On March 12, 1875, Bishop Dubuis ordained Jozef Mosiewicz to the priesthood, the fourth Pole to be ordained in Texas. By July 16, 1876, he was appointed pastor of St. Joseph's Parish at Marlin, and was assigned to the missions at Brenham and Bremond. His handwritten volume of sacramental records provides us with an excellent overview of the families present and active in St. Mary's Brenham during his pastorate. The book entitled Liber Baptisatorum, Copulatorum et Mortworum, in Misione Brenham comisia mihi a die 15a Julii ani 1876, ac in Marlin et Brenham etc, a die 1-maji ani 1877 Josephus Mosiewicz Pastor Eccla Marlinensis, is resident in St. Mary's Parish at Bremond. It has been microfilmed by the Catholic Archives of Texas and has been indexed by Teana Sechelski of the Polish Genealogical Society of Texas. The first twenty entries in the book are for the Brenham congregation.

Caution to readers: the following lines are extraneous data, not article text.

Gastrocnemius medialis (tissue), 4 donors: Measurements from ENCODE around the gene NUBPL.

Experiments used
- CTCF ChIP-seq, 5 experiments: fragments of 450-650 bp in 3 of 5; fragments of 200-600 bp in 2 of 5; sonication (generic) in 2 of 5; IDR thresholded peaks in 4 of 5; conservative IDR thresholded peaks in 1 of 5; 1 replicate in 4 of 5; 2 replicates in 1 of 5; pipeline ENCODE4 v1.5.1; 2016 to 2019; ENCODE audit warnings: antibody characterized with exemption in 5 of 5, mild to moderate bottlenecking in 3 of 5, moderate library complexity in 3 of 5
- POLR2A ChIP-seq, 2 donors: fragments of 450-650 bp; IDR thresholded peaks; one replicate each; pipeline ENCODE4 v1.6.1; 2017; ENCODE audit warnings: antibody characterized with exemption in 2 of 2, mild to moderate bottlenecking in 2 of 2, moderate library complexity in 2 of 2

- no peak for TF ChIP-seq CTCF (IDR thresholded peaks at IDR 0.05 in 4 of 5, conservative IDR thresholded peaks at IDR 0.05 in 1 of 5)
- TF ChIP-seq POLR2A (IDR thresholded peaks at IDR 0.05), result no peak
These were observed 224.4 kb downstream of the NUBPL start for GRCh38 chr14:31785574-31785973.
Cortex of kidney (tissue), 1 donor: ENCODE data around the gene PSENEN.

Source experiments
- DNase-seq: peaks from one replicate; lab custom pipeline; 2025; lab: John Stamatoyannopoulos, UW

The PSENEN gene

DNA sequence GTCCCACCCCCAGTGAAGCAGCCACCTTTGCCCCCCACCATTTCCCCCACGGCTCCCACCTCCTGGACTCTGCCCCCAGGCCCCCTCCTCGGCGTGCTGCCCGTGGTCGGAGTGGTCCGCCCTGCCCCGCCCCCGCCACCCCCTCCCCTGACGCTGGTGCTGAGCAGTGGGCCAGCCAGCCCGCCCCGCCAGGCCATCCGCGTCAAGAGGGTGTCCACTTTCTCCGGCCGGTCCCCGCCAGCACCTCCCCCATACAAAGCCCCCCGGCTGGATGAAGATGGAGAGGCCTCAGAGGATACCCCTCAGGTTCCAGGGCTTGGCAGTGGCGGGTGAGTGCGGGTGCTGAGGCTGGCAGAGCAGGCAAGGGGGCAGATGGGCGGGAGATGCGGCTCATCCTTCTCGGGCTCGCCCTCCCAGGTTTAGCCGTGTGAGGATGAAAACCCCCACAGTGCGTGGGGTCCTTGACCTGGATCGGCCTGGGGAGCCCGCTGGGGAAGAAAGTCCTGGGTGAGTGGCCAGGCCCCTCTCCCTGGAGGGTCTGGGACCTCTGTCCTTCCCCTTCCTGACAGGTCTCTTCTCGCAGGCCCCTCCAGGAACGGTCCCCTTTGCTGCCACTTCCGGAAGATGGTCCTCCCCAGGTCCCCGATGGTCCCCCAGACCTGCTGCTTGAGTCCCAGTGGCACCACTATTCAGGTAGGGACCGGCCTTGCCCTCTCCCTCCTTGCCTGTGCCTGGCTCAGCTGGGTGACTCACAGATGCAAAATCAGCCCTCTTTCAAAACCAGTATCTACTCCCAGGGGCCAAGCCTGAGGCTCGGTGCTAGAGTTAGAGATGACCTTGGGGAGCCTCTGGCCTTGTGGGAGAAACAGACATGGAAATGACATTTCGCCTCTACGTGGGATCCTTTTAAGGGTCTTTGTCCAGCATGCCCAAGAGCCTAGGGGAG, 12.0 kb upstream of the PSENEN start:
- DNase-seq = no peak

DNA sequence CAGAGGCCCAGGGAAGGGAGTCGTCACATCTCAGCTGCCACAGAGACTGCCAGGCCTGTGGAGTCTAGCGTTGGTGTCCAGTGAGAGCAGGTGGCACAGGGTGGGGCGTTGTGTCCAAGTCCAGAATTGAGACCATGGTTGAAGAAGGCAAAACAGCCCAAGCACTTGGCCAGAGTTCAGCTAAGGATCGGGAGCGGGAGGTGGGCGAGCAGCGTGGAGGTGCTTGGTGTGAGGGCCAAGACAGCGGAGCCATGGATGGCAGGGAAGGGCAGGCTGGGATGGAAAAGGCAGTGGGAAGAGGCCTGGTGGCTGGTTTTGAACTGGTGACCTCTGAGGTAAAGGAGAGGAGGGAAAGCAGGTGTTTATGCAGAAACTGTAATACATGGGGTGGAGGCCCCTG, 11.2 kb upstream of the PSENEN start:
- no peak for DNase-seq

It was in 1881 that St. Mary’s first resident pastor arrived. The Rev. Vincent Wiliamowicz can be credited with being the first pastor of the Brenham parish to actually live here.